There are a number of
used vehicle sources such
as new car dealerships, used
car lots, rental car companies,
bank repossessions, auctions,
and private owners, etc.
Some of the best vehicle
buys and conversely, some
of the riskiest vehicle buys,
are from vehicle auctions.
So what are some tips that
can help you to have a
successful vehicle purchase
at an auction?
Well, the first and most
important thing is to do
your homework well
before you arrive at an auction. This involves knowing what vehicle or vehicles
fit your driving needs, learning where a specific vehicle’s identification numbers
are located, and possibly driving the vehicle or vehicles you have in mind at a dealer
to get an idea of how it should drive and sound when the engine is running. Other
auction tips include:
Carefully read the auction catalog or the online version with the goal of
gathering information. What is the history of this specific auction vehicle?
Some things to look for include: Does the vehicle have a complete ownership
trail? Is it a tribute or a recreation of a particular vehicle (many times such
‘recreations’ do not sell well in the open market and the owner’s only hope
to get rid of it is at an auction)? Does the vehicle seem out of place among
the other vehicles at the auction? The information in the auction catalog might
be the first sign that something does not add up. Therefore, read it with an eye
for things that do not add up!
Attend the auction in person. You can buy a vehicle by telephone, however,
would you really buy a vehicle without seeing it (it’s like a blind date – how many
really work out? And even after a blind date, you are not ‘stuck’ with the person.
However, you could get ‘stuck’ with a vehicle!). Has anyone bought a vehicle on
eBay that was better than advertised?
Register early as a bidder and have proof that you can buy a vehicle (you will need
a bank statement or a credit card). Also, expect to sign a contract that discloses the
fee that will be added to the winning bid. Be sure to get a list that provides the order
in which the vehicles will be auctioned. Cross off the vehicles you will not be
interested in. This will allow you to concentrate on vehicles of interest (remember,
you will have a lot to focus on. Work on being prepared, remaining calm, and
having a sense of control!). Avoid getting to the auction late which will result in
your possibly missing a vehicle of interest and your being behind a crowd of people
and in a poor position to see a vehicle.
Arriving at the auction well in advance will allow you to examine each vehicle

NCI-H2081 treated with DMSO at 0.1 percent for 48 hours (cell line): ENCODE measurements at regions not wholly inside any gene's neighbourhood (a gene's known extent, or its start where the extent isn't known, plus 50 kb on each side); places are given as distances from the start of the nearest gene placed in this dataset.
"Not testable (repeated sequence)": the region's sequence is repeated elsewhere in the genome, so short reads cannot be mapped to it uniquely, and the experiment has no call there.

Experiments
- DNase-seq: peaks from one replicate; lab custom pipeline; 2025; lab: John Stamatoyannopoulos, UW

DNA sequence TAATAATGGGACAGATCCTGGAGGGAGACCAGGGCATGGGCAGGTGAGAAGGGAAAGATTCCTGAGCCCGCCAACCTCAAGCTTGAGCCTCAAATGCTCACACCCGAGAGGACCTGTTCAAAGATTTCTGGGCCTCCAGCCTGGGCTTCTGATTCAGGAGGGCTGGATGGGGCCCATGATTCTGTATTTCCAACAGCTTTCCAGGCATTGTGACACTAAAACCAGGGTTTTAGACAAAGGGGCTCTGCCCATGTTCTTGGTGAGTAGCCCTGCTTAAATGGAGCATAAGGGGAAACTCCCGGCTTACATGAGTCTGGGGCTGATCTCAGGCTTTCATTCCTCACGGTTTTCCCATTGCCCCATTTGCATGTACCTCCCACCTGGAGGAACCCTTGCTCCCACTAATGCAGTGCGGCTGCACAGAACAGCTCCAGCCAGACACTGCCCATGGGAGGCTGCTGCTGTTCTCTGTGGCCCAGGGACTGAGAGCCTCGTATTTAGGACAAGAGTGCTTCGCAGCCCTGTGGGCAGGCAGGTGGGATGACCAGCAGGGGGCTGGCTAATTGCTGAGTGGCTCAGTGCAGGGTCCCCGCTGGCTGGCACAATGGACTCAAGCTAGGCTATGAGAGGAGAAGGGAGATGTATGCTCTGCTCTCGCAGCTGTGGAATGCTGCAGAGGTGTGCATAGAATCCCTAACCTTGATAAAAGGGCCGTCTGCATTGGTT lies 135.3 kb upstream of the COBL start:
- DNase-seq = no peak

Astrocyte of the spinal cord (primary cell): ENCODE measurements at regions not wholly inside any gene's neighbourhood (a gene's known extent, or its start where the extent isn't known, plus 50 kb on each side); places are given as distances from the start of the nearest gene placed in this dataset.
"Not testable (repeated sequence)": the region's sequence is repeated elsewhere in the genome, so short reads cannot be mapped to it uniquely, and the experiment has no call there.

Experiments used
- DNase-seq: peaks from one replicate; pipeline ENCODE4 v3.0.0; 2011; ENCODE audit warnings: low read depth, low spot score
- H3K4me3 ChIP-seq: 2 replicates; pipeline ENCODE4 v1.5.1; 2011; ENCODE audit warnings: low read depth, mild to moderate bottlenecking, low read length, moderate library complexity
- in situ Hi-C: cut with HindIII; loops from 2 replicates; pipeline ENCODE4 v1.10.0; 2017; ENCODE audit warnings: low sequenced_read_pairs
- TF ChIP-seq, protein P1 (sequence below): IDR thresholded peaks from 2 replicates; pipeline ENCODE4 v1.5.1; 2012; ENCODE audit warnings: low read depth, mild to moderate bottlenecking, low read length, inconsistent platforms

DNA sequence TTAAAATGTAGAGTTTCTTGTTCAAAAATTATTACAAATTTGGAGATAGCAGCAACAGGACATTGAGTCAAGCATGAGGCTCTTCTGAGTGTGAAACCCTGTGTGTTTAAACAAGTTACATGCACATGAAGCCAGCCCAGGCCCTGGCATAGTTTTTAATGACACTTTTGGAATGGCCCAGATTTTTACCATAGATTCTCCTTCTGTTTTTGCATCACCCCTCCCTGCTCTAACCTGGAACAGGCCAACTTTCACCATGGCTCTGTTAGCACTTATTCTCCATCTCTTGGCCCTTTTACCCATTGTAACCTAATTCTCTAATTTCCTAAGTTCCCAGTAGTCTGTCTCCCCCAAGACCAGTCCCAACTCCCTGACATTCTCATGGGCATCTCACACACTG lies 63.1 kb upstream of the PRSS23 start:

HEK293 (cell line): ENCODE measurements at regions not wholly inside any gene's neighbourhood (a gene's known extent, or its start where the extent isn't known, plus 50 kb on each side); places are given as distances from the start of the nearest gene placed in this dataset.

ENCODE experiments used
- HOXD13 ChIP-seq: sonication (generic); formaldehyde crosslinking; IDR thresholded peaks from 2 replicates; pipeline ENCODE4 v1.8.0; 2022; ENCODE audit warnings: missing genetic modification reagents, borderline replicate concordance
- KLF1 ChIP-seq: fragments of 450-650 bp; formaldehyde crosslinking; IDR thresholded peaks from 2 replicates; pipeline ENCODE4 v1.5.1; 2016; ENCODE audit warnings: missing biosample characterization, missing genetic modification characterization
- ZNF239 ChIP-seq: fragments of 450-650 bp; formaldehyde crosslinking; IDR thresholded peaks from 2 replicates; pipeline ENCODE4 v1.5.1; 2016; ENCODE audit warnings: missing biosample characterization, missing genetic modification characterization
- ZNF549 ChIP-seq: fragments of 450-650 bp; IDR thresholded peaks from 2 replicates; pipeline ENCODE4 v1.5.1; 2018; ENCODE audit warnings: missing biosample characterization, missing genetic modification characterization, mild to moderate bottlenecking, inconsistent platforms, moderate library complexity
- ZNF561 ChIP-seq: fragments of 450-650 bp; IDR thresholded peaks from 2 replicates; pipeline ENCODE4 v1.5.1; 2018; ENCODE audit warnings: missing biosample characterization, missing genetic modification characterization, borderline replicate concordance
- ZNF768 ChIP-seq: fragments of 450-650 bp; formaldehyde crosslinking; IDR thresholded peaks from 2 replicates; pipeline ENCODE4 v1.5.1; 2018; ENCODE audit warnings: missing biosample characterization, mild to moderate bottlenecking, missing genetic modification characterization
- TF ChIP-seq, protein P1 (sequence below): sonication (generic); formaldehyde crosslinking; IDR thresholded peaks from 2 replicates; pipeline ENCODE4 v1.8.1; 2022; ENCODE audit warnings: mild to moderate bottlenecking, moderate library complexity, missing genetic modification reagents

very closely. Is it original? Dose anything look peculiar? Does it sit well? Is
the paint good and the color correct? Is the engine correct? Are there any fluid
leaks (take a mat and a flashlight)? Do the vehicle identification numbers match
(you can even do a Car Fax on your cell phone)? Are there any documents or
repair/service records? If the owner is available, ask questions about the vehicle’s
history and work that has been done. If the owner responds that he ‘does not
know’ or he provides a ‘story’, move on. If the vehicle looks too good to be true,
it likely is!
Bidding on a vehicle is best done close to the auctioneer or ringmen where
your paddle and you can be seen. Be certain you have a price in mind and
avoid going over it. Consider bidding early because late bidding can possibly
set off a wave of bidding by others. Avoid visiting a bar or taking someone to
‘impress’, etc. If you are successful, remain low keyed as you might want to
bid on another vehicle in the future.
If you do buy a vehicle, having it shipped to your home comes last. Auction
houses have reputable shippers who will transport the vehicle in an enclosed
trailer. Avoid driving a vehicle home (unless the auction is locale and not far
from your home) as there is the possibility of a breakdown in an obscure location
that will cost big bucks (remember, you want to control the auction situation as
much as possible). Additionally, there is sales tax payable in the state where the
vehicle is registered.
The key to a possible successful vehicle auction experience is being informed,
controlling the situation as much as possible, inspecting the details, and a cool
and calm head. Do it better than the others and you may well have a great
Have an auto question or comment? You can email it to me at
Kbusch3@verizon.net. Kyle Busch is the author of “Drive the Best
for the Price…” www.DriveTheBestBook.com.